• Feb 24 2021

Registration, Abstract Submission Open for CCTS Spring Research Days

Book cover of "The Great Influenza" by John M. Barry. It shows a black and white photo of flu patients during the 1918 pandemic, with the title and author name in red text above and below it, respectively.


LEXINGTON, Ky. (Feb. 24, 2021) — The University of Kentucky Center for Clinical and Translational Science (CCTS) will host the acclaimed medical historian John M. Barry, author of "The Great Influenza: The Story of the Deadliest Pandemic in History," at the keynote panel of its 2021 Spring Research Days. The free, virtual event will be held on the afternoons of April 7 and 8.

Held in conjunction with the UK College of Dentistry, the UK College of Nursing, and the Implementation Science Research Day, the CCTS Spring Research Days will focus on sharing research findings and best practices, enhancing collaborations, and mentoring the upcoming generation of clinical and translational researchers. This year’s new virtual format will feature an interactive conference space, where you might even find cartoon caption tests and a science comic book reveal.

Registration for this free event is now open, and the CCTS calls for abstracts for poster and oral presentations, as well as the annual Von Allmen Allman 60-Second Poster Pitch Competition, which awards cash prizes.

Please note these important abstract deadlines:

  • March 3, 2021:  Deadline to submit abstract for an oral presentation
  • Rolling Deadline: For the Von Allmen Allman 60-Second Poster Pitch Competition, abstracts will be accepted until the 20-slot capacity for the competition is reached. Submit soon!
  • March 8, 2021:  Abstract approval notification will be sent
  • March 19, 2021:  Deadline to submit posters for poster session
  • March 24, 2021:  Deadline to upload oral presentations (if selected)

The keynote panel, co-sponsored by the UK Cooperative for the Humanities and Social Sciences (CHSS), will feature Barry in conversation with Claire Clark, Ph.D., associate professor and director of graduate studies in the UK College of Medicine; Karen Petrone, Ph.D., professor and director of the CHSS; and Lovoria Williams, Ph.D., associate professor and endowed research professor in cancer health equity in the UK College of Nursing and associate director of the CCTS.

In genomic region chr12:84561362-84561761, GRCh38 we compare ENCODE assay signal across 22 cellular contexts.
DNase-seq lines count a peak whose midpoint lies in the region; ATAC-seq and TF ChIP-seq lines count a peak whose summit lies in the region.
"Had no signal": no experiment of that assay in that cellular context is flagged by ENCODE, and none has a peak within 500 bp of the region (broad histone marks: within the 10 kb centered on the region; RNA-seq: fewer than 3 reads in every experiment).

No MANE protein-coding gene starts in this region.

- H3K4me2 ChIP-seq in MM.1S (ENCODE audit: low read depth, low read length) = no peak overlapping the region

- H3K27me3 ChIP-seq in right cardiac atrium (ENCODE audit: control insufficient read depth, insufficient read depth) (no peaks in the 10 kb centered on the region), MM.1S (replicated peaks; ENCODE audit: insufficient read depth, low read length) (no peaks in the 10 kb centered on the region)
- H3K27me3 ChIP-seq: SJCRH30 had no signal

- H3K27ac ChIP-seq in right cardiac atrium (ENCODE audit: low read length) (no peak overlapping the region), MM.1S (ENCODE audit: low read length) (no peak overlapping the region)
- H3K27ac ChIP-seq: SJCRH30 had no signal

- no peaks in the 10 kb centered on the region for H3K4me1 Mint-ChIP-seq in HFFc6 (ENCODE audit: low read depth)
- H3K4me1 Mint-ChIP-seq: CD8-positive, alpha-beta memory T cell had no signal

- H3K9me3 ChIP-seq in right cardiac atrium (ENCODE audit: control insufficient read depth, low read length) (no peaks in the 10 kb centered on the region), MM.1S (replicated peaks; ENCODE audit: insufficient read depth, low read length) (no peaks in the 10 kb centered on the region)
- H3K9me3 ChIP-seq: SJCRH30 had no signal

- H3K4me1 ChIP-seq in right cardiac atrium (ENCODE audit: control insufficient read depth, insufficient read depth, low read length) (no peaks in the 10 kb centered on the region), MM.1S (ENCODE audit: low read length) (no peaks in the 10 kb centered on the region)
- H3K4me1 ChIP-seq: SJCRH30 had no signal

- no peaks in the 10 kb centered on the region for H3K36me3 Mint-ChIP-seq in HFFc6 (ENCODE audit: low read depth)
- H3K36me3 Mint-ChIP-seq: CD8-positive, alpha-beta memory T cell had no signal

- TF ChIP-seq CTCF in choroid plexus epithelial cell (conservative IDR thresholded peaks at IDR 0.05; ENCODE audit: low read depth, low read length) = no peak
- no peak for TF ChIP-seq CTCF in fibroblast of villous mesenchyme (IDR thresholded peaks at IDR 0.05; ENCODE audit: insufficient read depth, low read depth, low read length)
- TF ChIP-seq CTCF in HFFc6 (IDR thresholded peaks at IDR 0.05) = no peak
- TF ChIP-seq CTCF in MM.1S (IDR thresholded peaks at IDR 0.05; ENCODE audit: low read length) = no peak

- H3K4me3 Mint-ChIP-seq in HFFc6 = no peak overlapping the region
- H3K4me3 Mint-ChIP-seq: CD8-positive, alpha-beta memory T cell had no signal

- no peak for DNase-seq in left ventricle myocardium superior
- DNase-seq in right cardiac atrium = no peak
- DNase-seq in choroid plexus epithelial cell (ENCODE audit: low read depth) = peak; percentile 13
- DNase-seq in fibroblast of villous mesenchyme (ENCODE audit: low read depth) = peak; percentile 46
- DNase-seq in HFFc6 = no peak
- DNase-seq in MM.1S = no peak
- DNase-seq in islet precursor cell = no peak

Barry is a prominent medical historian and award-winning author whose work has led him into policymaking. The only non-scientist on a federal government Infectious Disease Board of Experts, he served as an advisor to the Bush and Obama White Houses on pandemic preparedness and response and was on the team that recommended public health measures to mitigate a pandemic. He has worked with the private sector and with state, federal, United Nations, and World Health Organization officials on pandemics, water-related disasters, and risk communication. 

His 2004 book, "The Great Influenza," a study of the 1918 pandemic, was a #1 New York Times best-seller and named the year’s outstanding book on science or medicine by the National Academies of Sciences. He is currently a professor at the Tulane School of Public Health and Tropical Medicine as well as co-founder and Distinguished Scholar at Tulane's Bywater Institute, which focuses on river research.

Registration is required to access this event.